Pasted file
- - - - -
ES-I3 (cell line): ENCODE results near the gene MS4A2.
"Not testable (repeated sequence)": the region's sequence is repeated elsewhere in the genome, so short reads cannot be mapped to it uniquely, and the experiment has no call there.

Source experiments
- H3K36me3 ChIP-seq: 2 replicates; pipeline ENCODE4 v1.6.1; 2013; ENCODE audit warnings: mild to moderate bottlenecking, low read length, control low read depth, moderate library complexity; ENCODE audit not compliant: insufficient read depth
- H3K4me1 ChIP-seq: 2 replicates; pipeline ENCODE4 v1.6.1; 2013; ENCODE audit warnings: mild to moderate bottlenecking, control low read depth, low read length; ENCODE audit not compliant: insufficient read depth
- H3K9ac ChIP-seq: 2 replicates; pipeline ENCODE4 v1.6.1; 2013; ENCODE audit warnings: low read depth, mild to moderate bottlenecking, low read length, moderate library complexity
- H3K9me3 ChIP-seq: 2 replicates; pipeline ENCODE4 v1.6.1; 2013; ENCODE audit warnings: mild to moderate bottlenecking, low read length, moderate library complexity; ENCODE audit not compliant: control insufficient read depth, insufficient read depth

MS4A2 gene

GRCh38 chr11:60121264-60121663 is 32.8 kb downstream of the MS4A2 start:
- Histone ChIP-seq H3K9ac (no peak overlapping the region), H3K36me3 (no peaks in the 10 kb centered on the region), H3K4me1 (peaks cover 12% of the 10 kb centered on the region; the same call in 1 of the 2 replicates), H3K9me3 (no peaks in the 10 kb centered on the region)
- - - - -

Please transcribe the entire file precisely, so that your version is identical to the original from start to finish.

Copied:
ES-I3 (cell line): ENCODE results near the gene MS4A2.
"Not testable (repeated sequence)": the region's sequence is repeated elsewhere in the genome, so short reads cannot be mapped to it uniquely, and the experiment has no call there.

Source experiments
- H3K36me3 ChIP-seq: 2 replicates; pipeline ENCODE4 v1.6.1; 2013; ENCODE audit warnings: mild to moderate bottlenecking, low read length, control low read depth, moderate library complexity; ENCODE audit not compliant: insufficient read depth
- H3K4me1 ChIP-seq: 2 replicates; pipeline ENCODE4 v1.6.1; 2013; ENCODE audit warnings: mild to moderate bottlenecking, control low read depth, low read length; ENCODE audit not compliant: insufficient read depth
- H3K9ac ChIP-seq: 2 replicates; pipeline ENCODE4 v1.6.1; 2013; ENCODE audit warnings: low read depth, mild to moderate bottlenecking, low read length, moderate library complexity
- H3K9me3 ChIP-seq: 2 replicates; pipeline ENCODE4 v1.6.1; 2013; ENCODE audit warnings: mild to moderate bottlenecking, low read length, moderate library complexity; ENCODE audit not compliant: control insufficient read depth, insufficient read depth

MS4A2 gene

GRCh38 chr11:60121264-60121663 is 32.8 kb downstream of the MS4A2 start:
- Histone ChIP-seq H3K9ac (no peak overlapping the region), H3K36me3 (no peaks in the 10 kb centered on the region), H3K4me1 (peaks cover 12% of the 10 kb centered on the region; the same call in 1 of the 2 replicates), H3K9me3 (no peaks in the 10 kb centered on the region)